France has sent soldiers to Central African Republic to secure the airport of the capital Bangui, a diplomatic source said, after rebel forces entered the north of the city.
"A company of troops has been sent to secure the airport. The airport is now secure," said the source on Saturday. "We have asked our citizens to remain at home. For the time being, there is nothing to be worried about. There is no direct threat to our citizens at the moment."
A second diplomatic source said that Paris had requested an urgent meeting of the UN Security Council to discuss a
solution to the crisis in the landlocked former French colony at the heart of Africa.
Nelson Ndjadder, a spokesman for the Seleka rebel coalition, said earlier on Saturday that his fighters entered the capital and were heading to the presidential palace in the centre of town.
He also said they had shot down a government military helicopter which had been attacking their forces since Friday.
The Seleka rebels resumed hostilities this week in the mineral-rich former French colony, vowing to topple
President Francois Bozize whom it accuses of breaking a January peace agreement to integrate its fighters into the army.
Speaking to Al Jazeera from Bangui, Central African Republic's Deputy Prime Minister Parfait Mbaye, said the rebel advance "should be condemned by the African union".
"The coup d’etat attempt by Seleka rebels is still ongoing. Fighting is now taking place on the outskirts of Bangui. We can only condemn this attempt to take power by force... We are very sorry to see what is happening in our country."
The rebels are said to have driven back government forces and taken control of the neighbourhood around Bozize's private residence. Officials said Bozize was in the presidential palace in the town centre.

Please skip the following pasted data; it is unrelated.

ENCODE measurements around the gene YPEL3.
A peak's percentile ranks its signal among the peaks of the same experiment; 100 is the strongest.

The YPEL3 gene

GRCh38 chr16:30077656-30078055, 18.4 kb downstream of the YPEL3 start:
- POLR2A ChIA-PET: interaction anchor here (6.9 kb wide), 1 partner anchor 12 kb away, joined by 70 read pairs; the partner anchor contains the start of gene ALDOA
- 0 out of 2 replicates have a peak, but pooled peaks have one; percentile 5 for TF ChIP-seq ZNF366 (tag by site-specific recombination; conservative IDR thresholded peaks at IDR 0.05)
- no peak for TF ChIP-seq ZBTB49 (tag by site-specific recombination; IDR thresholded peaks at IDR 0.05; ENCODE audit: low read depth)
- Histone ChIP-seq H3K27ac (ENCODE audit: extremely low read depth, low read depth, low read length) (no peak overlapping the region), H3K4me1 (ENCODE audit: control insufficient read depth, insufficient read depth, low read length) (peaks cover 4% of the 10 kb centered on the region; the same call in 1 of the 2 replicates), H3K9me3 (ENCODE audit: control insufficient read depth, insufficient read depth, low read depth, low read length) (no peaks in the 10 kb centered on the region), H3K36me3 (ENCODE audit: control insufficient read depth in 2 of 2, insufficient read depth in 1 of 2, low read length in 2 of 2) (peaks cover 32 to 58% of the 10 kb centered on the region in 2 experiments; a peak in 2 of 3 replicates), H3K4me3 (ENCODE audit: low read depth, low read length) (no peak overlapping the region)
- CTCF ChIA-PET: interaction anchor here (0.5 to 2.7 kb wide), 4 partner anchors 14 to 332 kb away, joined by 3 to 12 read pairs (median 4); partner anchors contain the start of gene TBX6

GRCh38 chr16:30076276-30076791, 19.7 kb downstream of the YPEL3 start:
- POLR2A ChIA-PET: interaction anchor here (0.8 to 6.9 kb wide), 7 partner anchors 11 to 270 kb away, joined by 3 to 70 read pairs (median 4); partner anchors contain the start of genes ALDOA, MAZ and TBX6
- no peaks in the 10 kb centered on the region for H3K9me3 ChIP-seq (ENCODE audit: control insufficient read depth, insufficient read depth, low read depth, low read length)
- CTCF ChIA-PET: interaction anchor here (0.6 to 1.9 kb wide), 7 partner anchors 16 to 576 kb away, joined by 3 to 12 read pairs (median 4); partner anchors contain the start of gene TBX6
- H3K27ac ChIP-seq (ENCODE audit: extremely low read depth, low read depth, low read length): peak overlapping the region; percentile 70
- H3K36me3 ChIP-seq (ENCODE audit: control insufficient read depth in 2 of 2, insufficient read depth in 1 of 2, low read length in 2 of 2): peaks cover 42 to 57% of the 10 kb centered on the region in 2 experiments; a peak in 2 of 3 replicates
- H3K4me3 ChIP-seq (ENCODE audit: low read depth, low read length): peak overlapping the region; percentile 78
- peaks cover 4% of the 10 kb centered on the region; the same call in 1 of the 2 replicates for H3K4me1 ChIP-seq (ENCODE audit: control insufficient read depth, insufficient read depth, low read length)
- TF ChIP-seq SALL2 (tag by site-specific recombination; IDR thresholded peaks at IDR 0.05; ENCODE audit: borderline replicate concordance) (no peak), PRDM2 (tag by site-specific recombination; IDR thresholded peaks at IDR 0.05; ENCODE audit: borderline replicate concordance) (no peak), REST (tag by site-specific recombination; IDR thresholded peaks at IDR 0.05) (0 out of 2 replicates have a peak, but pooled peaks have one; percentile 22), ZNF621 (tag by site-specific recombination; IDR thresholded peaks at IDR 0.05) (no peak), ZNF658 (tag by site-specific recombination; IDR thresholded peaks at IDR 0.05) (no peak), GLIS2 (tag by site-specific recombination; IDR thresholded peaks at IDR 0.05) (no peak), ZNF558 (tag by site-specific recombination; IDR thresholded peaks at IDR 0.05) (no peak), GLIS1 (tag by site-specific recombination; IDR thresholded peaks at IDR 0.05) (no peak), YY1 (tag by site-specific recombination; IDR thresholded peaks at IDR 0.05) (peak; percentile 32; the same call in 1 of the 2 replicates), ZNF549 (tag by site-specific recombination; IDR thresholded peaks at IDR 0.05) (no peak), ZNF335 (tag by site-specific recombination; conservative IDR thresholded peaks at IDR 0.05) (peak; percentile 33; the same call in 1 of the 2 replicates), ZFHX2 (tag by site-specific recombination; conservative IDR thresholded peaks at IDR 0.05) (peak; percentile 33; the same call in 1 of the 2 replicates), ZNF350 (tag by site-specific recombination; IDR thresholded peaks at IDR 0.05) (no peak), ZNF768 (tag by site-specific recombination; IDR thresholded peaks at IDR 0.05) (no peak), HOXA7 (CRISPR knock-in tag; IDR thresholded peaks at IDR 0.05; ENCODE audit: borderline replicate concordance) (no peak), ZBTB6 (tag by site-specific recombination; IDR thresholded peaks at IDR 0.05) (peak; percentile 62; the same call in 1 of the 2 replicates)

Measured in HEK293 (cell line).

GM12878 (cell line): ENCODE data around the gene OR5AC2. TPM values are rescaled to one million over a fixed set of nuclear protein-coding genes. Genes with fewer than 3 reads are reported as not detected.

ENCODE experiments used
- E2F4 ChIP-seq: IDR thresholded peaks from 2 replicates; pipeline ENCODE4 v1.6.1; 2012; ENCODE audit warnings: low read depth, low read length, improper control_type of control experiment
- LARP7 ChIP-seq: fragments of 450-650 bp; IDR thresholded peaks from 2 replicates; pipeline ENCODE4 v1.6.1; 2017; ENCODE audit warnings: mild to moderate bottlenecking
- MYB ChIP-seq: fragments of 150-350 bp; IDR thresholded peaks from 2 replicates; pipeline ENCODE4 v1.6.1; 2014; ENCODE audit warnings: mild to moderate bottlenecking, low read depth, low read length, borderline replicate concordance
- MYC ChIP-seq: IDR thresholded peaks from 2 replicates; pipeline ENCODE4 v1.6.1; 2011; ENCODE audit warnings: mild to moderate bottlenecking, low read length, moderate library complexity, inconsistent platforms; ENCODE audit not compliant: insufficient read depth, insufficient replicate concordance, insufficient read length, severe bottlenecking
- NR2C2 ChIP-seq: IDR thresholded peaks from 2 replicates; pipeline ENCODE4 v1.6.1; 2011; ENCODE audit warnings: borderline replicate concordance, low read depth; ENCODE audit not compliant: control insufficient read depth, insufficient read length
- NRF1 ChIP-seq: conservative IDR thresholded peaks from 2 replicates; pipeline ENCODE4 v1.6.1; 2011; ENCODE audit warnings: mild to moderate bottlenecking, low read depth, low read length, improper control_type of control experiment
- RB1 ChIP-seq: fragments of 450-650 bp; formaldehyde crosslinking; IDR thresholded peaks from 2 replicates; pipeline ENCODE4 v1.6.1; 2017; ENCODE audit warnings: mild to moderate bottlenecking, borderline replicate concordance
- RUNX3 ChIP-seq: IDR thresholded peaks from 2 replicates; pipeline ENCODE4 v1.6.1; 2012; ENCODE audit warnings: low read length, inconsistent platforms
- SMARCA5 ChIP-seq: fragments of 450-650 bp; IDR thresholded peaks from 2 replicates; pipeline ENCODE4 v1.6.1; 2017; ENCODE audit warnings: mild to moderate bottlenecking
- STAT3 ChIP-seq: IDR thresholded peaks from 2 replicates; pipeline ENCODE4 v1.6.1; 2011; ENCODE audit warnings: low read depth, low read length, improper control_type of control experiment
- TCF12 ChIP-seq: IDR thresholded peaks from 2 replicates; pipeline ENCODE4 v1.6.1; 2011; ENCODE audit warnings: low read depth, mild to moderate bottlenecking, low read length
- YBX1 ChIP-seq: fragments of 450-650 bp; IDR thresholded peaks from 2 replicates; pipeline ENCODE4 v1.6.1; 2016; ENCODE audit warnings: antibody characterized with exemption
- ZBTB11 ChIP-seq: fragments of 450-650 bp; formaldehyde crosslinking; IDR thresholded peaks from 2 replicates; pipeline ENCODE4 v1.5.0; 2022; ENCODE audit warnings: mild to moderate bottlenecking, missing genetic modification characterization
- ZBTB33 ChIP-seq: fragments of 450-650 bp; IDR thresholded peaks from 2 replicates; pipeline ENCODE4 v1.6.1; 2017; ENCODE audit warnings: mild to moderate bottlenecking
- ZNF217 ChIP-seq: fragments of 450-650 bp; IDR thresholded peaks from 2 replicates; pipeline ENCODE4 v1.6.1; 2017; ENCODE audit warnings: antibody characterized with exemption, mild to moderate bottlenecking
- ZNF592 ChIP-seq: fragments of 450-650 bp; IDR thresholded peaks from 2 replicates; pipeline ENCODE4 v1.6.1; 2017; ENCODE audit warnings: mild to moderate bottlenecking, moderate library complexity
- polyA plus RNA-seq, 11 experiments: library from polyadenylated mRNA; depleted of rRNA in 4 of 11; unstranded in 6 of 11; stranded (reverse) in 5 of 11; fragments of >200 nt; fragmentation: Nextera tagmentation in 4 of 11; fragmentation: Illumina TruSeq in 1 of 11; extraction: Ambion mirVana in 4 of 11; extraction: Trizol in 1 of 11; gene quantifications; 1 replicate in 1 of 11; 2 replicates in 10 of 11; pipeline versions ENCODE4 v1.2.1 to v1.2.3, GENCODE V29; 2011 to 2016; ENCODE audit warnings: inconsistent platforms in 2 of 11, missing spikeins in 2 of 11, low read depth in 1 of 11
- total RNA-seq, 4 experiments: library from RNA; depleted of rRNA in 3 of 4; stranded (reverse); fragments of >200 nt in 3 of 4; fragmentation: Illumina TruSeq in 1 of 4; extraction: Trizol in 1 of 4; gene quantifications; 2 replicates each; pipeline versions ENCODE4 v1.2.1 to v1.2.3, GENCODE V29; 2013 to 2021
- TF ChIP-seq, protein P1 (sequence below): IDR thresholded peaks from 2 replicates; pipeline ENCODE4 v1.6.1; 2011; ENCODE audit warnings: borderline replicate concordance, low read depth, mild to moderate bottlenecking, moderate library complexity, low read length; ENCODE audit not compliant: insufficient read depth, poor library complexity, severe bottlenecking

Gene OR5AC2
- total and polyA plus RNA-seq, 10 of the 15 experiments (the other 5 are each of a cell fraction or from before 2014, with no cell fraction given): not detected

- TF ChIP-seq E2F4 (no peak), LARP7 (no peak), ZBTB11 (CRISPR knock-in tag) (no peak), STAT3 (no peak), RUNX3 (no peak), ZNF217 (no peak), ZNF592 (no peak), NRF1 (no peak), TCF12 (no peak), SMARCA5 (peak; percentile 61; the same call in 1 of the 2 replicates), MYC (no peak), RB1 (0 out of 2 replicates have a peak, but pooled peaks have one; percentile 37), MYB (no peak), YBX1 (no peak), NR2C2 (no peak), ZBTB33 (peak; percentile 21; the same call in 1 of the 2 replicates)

Speaking to Al Jazeera from Bangui, Sylvain Groulx of Doctors without Borders, said the fighting has not yet reached to centre of the capital.
"We are about two-to-three kilometres from the centre of Bangui and we cannot hear any shooting but we have heard the same information that a group of rebels has entered the capital," Groulx said.
"There has been some fighting in different places in and around Bangui throughout the day," Groulx added.
"It seems that the rebels have taken control of a town called bouali where there is a hydro-electric dam, the main power source for Bangui. All the power in the capital was cut. The hospitals we are supporting have been provided with fuel for generators."
South African troops
The violence is the latest in a series of rebel incursions, clashes and coups that have plagued the landlocked nation in the heart of Africa since its independence from France in 1960.
Pretoria has sent some 400 soldiers to train Bozize's army, joining hundreds of peacekeepers from the Central African regional bloc.
Regional peacekeeping sources said the South Africans had fought alongside the Central African Republic's army.
"I don't understand why we are making such a big deal about the presence of South African troops," Mbaye told Al Jazeera.
"We have an agreement with South Africa, a member of the African union and they are currently helping Central African forces. We salute South African forces and the South African people."
State radio announced late on Friday that South Africa would boost its troop presence after Bozize met his South African counterpart Jacob Zuma in Pretoria.
Captain Zamo Sithole, senior operations communications officer at South Africa's National Defence Force said: "We are there in the CAR to protect our properties there, and our troops there."
A South African Defence Ministry spokesman declined to comment.